In the scope of pantropical studies aimed at understanding how the diversity of grammitid ferns (Polypodiaceae) has evolved and is maintained, we studied a diverse grammitid community in treeline elfin forests in eight study plots of 400 m2 each at 3200 m on Cerro Toledo, Loja, southern Ecuador. We recorded a total of 7986 individuals of 16 grammitid species. Ascogrammitis lehnertii is here described as a new species.We also recorded Mycopteris leucosticta, a species previously believed to be restricted to the Chocó region of Ecuador. We found that the grammitid species were segregated by habitat into trunk-base and trunk specialists, which suggests that species coexistence in these diverse epiphytic communities is at least partly linked to habitat segregation. Ascogrammitis lehnertii and M. leucosticta were the second and third most abundant species, respectively, and both were mostly trunk-base species. The new species A. lehnertii differs from its congeners by the combination of its relatively broad lamina, (2-)3–4 cmwide, fertile leaves bearing 2mmlong reddish setae in and near the sori, and by bearing proliferous roots from which new plants emerge. Phylogenetic analyses of atpß, rbcL, rps4, trnG-trnR, andtrnL-trnF DNA molecular sequences, using maximum likelihood, place A. lehnertii as sister to A. cuencana with strong support. Despite previous intensive collection efforts in Loja for the past 30 yr, all but one of the collections of this new species were made in the last three years. The discovery of A. lehnertii and the new record of M. leucosticta highlight the patchy distribution of some species in the Andes and the value of surveying habitats that potentially host unrecognized plant diversity. In order to facilitate further discovery, we provide a key to all species of Ascogrammitis.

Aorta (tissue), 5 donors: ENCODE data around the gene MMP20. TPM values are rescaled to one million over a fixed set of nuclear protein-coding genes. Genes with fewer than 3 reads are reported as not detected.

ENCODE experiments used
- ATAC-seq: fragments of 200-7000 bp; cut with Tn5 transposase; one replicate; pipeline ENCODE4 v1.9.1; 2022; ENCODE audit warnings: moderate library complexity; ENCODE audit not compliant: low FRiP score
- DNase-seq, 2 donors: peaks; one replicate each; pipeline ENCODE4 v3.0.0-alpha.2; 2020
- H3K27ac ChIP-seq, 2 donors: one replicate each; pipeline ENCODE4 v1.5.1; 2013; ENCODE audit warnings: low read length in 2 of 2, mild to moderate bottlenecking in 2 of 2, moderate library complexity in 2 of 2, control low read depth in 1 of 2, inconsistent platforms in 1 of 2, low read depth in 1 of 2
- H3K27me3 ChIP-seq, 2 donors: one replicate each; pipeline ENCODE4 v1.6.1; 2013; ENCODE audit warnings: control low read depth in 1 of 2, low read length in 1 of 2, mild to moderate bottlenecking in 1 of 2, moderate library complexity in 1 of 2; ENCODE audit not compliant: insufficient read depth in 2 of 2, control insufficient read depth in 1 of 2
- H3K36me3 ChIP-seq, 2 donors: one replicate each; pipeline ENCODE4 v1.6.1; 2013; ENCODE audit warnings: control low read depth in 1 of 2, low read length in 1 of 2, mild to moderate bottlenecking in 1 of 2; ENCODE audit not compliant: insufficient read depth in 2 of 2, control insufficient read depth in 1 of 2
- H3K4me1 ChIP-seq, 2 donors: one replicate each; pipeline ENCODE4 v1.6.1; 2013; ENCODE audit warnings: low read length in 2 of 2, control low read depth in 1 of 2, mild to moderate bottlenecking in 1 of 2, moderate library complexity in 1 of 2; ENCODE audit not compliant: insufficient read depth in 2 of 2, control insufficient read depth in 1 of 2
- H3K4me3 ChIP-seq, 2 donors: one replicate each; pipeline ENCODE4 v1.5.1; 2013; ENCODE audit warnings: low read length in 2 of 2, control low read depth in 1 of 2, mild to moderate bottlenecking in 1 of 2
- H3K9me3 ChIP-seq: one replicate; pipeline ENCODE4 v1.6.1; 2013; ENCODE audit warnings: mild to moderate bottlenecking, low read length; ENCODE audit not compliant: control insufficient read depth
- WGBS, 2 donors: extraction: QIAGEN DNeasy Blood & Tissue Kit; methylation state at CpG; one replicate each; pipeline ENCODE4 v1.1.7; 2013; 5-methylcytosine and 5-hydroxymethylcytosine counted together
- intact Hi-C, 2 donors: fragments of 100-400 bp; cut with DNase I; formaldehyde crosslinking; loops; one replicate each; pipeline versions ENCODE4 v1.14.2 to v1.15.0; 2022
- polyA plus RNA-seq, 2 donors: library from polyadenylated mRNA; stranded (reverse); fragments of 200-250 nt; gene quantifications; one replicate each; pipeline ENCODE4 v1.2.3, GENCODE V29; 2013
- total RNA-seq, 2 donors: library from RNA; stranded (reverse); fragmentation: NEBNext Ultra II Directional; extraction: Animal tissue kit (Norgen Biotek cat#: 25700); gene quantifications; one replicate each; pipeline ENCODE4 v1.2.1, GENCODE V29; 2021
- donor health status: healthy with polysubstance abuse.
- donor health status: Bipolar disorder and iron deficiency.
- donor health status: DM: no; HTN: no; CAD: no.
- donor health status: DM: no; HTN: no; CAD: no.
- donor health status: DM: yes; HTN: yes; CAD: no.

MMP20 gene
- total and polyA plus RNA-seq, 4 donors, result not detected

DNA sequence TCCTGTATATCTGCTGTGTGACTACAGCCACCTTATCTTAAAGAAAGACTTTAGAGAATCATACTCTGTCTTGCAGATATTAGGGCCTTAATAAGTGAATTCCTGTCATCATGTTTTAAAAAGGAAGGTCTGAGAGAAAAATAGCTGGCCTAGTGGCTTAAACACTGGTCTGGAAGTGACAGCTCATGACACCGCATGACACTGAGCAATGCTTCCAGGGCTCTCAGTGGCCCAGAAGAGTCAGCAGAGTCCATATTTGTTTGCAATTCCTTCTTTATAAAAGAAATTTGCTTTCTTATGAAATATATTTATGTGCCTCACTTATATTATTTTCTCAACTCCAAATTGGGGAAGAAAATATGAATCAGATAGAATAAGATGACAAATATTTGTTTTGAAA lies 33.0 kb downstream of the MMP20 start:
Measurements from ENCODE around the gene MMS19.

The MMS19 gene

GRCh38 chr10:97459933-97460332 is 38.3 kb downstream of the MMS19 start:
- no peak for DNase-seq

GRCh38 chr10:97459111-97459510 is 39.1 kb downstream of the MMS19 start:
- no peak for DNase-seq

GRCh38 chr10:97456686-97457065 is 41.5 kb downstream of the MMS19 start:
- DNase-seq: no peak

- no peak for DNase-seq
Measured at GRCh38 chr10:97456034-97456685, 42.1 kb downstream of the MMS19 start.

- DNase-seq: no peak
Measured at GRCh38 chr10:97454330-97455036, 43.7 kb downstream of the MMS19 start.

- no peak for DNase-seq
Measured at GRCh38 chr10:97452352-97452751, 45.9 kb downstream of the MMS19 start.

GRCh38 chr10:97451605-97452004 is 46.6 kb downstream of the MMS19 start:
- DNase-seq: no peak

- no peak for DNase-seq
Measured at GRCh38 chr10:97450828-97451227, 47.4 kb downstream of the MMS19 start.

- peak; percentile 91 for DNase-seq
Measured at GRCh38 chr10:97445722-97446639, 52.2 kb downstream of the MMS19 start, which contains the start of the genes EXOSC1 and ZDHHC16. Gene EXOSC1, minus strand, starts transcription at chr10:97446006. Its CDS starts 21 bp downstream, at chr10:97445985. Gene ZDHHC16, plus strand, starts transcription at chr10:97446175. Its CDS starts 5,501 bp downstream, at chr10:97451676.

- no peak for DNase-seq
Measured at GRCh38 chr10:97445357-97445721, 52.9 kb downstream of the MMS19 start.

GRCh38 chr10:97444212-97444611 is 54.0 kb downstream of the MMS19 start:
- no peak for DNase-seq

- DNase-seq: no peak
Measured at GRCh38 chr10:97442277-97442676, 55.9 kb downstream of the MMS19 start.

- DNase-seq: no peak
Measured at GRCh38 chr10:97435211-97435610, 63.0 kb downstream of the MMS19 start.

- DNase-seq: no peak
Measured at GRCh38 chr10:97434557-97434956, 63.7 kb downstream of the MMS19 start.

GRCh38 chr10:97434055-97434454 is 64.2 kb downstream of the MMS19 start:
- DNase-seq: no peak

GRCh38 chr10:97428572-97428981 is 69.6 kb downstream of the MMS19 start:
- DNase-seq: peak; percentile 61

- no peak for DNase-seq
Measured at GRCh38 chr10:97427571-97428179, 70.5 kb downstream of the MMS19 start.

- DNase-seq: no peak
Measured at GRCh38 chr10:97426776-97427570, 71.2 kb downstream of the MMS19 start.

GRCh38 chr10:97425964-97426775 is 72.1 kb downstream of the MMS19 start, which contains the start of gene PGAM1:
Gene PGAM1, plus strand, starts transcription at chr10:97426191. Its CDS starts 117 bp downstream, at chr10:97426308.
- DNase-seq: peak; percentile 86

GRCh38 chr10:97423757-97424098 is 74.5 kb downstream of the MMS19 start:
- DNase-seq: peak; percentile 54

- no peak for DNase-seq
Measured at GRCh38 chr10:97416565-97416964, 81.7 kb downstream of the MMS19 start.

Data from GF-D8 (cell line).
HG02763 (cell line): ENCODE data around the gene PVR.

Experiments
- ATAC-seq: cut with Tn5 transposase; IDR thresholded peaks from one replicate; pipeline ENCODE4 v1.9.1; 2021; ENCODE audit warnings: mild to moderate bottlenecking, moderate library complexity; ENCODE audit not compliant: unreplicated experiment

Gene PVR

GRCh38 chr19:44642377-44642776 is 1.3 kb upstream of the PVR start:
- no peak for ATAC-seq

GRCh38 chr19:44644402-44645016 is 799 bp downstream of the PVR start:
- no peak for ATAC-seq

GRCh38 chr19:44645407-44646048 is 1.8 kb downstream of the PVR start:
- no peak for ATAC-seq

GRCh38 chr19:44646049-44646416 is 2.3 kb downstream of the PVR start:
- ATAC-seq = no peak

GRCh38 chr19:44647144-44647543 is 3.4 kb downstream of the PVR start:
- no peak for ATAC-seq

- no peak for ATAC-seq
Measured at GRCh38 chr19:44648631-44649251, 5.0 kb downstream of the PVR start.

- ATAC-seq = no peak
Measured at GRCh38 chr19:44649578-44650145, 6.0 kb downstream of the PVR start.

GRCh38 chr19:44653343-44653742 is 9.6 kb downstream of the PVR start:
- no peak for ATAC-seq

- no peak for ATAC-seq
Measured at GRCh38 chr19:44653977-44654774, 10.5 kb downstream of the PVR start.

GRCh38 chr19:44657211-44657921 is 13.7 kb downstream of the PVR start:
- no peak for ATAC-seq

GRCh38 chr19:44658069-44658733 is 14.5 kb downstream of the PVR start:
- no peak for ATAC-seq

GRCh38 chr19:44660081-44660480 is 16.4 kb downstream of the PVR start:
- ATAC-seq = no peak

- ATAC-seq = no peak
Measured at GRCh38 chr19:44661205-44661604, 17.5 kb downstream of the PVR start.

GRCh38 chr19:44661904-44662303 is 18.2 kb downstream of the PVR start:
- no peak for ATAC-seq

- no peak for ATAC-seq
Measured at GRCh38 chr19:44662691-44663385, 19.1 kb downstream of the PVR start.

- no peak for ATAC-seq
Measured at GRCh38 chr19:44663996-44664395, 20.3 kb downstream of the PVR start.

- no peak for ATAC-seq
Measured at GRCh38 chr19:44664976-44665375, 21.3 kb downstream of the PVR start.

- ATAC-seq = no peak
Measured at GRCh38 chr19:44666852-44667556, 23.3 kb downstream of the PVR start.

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Vol. 43 • No. 3